Douglas Hofstadter has always been fond of recursion and self-referential loops, the central topic of his acclaimed “Gödel, Escher and Bach” . In his 2007 book, “I am a strange loop”, Hofstadter goes even deeper into the idea that self-referential loops are the secret item that explains consciousness and self-awareness. The idea that consciousness is the result of our ability to look inside ourselves, and to model our selves in the world, is explored in this book, together with a number of related issues.
To Hofstadter, Gödel theorem, and the way Gödel has shown that any sufficiently complex mathematical system can be used to assert things about itself, is strongly related with our ability to reflect into our own selves, the phenomenon that, according to the author, creates consciousness.
Hofstadter uses the terms “soul” and “consciousness” almost interchangeably, meaning that, to him, our soul and our consciousness – our inner light – are one and the same. Other animals may have souls, such as dogs or cats (but not mosquitoes) although “smaller” and less complex than ours. One of the strongest ideas of the book, much cherished by the author, is that your soul is mostly contained within your brain but is also present, at varying lower levels of fidelity, in the brains of other people that know you and that have models of you inside their own brains.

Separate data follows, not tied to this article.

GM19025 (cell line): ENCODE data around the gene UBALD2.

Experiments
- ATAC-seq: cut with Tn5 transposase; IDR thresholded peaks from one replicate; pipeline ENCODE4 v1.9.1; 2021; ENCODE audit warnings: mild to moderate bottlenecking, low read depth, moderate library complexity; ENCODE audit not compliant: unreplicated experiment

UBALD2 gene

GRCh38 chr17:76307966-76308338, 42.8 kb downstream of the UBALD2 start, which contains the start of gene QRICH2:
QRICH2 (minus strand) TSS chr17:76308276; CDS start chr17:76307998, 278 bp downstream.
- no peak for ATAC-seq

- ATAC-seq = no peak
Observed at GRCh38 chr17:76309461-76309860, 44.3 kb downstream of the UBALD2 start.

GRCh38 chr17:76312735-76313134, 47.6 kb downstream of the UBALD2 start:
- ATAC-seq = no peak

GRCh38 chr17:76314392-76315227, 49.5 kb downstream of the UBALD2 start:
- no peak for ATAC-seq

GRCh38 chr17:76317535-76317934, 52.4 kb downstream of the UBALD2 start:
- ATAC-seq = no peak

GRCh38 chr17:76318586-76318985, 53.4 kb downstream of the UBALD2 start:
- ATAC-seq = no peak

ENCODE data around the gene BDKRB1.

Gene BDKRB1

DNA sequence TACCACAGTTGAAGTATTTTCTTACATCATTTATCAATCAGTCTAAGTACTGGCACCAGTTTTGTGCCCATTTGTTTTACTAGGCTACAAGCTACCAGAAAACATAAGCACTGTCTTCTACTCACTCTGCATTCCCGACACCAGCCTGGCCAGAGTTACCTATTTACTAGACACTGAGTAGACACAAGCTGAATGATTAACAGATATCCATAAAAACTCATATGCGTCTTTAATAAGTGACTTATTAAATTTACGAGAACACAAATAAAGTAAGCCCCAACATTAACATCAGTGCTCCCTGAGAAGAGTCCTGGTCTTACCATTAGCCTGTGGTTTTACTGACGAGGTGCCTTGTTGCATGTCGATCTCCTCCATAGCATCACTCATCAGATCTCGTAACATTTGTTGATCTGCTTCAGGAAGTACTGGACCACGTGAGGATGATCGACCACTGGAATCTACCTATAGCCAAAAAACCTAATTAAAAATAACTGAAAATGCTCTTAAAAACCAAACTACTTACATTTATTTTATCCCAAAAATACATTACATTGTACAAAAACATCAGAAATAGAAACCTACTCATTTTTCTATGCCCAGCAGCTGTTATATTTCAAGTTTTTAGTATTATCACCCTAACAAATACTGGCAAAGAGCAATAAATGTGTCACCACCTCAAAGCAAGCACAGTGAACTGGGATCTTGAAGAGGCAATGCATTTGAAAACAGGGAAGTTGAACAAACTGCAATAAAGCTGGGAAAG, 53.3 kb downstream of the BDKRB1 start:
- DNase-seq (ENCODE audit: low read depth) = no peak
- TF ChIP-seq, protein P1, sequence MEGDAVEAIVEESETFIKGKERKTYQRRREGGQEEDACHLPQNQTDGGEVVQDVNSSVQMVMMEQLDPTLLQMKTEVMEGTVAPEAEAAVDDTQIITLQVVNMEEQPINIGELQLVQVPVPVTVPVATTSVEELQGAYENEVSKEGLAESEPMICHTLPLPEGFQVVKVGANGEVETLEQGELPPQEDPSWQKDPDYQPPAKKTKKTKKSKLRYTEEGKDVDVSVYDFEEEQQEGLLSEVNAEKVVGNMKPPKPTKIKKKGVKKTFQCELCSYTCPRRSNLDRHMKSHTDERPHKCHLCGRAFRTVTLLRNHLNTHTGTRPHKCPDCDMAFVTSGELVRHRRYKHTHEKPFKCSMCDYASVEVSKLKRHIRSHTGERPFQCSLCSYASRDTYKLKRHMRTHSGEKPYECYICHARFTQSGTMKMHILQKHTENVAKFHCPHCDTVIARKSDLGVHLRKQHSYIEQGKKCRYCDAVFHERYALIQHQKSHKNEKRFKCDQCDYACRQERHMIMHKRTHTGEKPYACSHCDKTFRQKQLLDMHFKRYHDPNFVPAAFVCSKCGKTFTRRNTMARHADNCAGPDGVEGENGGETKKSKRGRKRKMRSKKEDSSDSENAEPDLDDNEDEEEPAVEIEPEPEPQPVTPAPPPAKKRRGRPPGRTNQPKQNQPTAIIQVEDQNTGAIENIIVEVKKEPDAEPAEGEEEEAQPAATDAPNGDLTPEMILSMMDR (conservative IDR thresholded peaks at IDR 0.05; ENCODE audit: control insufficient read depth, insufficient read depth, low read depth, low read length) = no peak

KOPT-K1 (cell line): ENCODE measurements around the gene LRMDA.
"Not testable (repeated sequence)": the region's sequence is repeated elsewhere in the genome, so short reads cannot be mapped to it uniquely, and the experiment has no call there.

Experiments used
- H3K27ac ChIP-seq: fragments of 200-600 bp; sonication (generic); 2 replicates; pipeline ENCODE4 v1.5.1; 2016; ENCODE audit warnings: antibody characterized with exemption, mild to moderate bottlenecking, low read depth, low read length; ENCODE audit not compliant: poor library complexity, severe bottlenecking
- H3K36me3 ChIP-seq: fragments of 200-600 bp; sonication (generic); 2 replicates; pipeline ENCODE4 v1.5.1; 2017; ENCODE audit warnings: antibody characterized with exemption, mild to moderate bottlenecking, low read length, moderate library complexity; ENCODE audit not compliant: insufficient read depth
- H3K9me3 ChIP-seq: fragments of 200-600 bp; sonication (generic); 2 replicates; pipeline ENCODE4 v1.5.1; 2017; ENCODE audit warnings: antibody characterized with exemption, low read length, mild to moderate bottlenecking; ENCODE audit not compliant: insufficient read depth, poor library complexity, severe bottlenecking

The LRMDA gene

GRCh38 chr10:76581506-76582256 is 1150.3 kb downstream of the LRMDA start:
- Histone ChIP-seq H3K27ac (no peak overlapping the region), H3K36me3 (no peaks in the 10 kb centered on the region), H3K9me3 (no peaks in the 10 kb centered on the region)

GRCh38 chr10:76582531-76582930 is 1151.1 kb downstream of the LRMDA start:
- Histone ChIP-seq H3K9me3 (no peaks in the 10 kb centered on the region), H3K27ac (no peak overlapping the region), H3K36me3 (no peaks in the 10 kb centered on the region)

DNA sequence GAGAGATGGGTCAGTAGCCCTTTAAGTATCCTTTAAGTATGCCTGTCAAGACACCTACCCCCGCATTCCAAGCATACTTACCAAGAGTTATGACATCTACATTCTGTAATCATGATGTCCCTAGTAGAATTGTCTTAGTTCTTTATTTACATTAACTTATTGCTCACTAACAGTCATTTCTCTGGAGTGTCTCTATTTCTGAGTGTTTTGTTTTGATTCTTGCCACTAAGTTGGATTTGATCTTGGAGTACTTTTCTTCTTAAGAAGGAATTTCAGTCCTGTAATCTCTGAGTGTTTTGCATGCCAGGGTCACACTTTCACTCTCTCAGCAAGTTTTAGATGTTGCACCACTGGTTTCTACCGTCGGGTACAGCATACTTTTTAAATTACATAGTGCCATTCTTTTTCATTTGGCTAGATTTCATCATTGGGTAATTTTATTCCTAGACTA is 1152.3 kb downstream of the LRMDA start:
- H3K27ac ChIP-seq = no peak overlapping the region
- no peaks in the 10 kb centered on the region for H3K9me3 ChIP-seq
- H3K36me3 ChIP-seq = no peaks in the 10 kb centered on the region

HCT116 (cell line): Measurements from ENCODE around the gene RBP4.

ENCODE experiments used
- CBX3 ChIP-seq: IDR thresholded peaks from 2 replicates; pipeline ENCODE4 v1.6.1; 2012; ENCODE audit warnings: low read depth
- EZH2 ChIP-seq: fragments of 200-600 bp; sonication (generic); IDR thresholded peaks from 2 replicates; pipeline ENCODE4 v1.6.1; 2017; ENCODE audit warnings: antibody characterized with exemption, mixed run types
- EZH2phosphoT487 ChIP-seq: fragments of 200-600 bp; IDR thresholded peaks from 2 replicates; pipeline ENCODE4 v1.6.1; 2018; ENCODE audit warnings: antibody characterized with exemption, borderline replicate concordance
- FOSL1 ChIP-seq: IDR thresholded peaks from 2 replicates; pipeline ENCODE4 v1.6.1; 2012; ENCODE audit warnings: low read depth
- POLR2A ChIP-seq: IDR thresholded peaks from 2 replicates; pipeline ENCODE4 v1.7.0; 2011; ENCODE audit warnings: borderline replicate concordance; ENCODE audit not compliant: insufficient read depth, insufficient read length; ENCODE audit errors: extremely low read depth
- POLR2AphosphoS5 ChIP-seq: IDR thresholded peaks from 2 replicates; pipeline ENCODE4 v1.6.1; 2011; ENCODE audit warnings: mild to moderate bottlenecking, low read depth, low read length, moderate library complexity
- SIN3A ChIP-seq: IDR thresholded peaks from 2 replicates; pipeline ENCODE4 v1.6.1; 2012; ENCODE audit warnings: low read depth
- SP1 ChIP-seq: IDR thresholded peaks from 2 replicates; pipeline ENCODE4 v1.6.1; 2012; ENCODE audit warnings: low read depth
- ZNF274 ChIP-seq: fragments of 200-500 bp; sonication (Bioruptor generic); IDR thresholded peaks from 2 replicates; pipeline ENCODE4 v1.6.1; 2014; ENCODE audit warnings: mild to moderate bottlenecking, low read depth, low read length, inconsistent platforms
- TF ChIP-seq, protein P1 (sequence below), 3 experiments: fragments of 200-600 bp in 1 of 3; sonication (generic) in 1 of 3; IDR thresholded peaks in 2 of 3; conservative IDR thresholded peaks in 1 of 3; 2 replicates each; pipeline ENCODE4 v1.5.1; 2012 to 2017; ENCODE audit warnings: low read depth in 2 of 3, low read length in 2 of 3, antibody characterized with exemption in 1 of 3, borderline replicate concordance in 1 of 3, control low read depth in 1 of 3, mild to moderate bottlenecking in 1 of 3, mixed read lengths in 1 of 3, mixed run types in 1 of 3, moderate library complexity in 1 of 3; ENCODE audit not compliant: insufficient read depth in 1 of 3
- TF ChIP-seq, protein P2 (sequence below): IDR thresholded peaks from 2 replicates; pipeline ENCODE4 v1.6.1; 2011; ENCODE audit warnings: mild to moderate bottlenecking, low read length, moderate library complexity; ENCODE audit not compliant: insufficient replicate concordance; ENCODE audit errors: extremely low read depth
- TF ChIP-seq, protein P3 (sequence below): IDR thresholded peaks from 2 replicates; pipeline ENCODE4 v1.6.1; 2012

In the process of describing these ideas, Hofstadter also dispatches with a few “sacred cows”, such as the idea that “zombies” are possible, even in principle, the “inverted spectrum” conundrum (is your red the same as my red?) and the “impossible” – to him- idea of free will.